(Reuters) - Authorities searching for a Maine toddler who vanished from her home about a week before Christmas said on Friday they now suspect foul play in the girl's disappearance.
The girl, 20-month-old Ayla Reynolds of Waterville, was reported to have last been seen on December 16 when her father, who had custody, put her to bed in her room, officials said.
Justin DiPietro, her father, reported Ayla as missing from the house early the next morning, and hundreds of police officers, game wardens and local residents have been searching the area for her since.
"At this point, we believe that foul play has occurred in connection with Ayla's disappearance," Waterville Police Chief Joseph Massey said in a statement. "We base our conclusions on evidence gathered by investigators during the past two weeks."
"This case has evolved from the search for a missing child to a criminal investigation," he added.
Authorities have said they believe an unidentified person abducted Ayla, but have not disclosed whether they suspect a stranger, a family friend or a relative took her from her home in Waterville, about 20 miles north of the capital, Augusta.
State Police spokesman Stephen McCausland could not say whether any pivotal lead in the case prompted Friday's announcement, and he declined to discuss specifics in the case.
Police said a $30,000 reward put up by private citizens for information leading to the child's whereabouts remained valid. The reward is the state's largest ever in a missing persons case, officials said.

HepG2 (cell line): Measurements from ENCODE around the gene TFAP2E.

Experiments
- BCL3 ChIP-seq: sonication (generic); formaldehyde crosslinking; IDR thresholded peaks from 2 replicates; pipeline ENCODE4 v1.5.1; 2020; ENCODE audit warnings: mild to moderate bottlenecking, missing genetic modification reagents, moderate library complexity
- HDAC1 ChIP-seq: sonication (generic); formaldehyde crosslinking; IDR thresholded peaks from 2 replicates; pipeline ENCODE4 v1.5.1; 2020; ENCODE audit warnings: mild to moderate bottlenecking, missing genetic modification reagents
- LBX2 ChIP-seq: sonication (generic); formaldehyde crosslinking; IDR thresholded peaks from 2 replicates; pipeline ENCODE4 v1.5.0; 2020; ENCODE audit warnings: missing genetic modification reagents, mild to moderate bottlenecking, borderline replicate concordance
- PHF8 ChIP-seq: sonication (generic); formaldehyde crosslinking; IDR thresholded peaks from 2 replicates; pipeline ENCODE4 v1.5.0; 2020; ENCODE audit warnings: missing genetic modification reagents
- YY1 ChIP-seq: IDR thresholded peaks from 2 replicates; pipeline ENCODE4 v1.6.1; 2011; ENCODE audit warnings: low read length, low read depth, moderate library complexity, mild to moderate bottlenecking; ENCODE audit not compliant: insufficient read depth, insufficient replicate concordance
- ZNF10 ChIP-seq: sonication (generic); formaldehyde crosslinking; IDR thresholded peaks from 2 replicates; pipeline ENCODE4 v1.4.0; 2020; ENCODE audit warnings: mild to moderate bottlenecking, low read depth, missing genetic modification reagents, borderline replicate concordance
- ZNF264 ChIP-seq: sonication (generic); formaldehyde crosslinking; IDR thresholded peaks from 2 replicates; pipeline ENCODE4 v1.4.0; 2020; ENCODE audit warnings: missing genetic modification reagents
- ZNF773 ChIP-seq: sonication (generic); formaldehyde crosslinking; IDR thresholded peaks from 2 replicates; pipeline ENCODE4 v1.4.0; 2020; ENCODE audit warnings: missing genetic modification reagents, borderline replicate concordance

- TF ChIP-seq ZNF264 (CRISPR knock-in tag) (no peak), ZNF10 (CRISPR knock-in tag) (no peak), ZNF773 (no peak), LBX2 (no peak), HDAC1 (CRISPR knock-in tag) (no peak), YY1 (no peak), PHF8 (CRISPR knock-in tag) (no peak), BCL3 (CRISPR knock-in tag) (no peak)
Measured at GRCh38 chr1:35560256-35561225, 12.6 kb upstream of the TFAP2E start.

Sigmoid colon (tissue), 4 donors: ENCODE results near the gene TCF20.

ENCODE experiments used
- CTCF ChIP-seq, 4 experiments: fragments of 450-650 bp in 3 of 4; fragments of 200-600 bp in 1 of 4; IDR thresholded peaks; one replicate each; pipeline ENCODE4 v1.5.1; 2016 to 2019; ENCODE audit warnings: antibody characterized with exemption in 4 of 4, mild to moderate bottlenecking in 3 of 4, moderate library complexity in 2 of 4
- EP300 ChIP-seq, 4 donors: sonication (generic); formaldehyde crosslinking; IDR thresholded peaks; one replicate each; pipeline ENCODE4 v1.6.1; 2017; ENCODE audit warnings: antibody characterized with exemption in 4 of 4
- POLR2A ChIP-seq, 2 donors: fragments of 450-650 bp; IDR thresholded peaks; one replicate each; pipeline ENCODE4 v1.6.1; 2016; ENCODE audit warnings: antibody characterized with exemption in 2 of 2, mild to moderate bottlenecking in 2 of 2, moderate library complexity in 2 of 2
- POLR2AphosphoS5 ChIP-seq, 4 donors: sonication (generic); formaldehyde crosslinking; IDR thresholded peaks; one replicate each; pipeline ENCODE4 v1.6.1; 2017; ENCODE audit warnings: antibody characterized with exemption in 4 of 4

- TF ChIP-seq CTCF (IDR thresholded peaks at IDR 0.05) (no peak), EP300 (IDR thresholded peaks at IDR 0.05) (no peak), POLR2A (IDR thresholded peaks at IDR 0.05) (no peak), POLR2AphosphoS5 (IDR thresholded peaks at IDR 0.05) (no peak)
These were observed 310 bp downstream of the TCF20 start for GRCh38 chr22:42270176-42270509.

Investigators have checked at least 370 leads in the case, many of which came after a TV segment about the girl aired on Fox network's "America's Most Wanted" program last weekend. By mid-week, police said they had completed "large-scale search operations" for Ayla.
Officials have interviewed numerous family members in town and outside the area. DiPietro said Ayla, who is 2 feet and 9 inches tall and weighs 30 pounds, was wearing polka-dot pajamas with the phrase "Daddy's Princess" on them, and had a cast on her left arm, broken in a recent fall.
The toddler had been living with her father after her mother, Trista Reynolds, checked herself into a 10-day rehabilitation program, police said. Following the rehabilitation program, on the day before Ayla was last seen, Reynolds had filed papers seeking sole custody of the girl.
DiPietro has twice issued statements saying he had "no idea what happened to Ayla."
(Reporting by Zach Howard. Editing by Cynthia Johnston)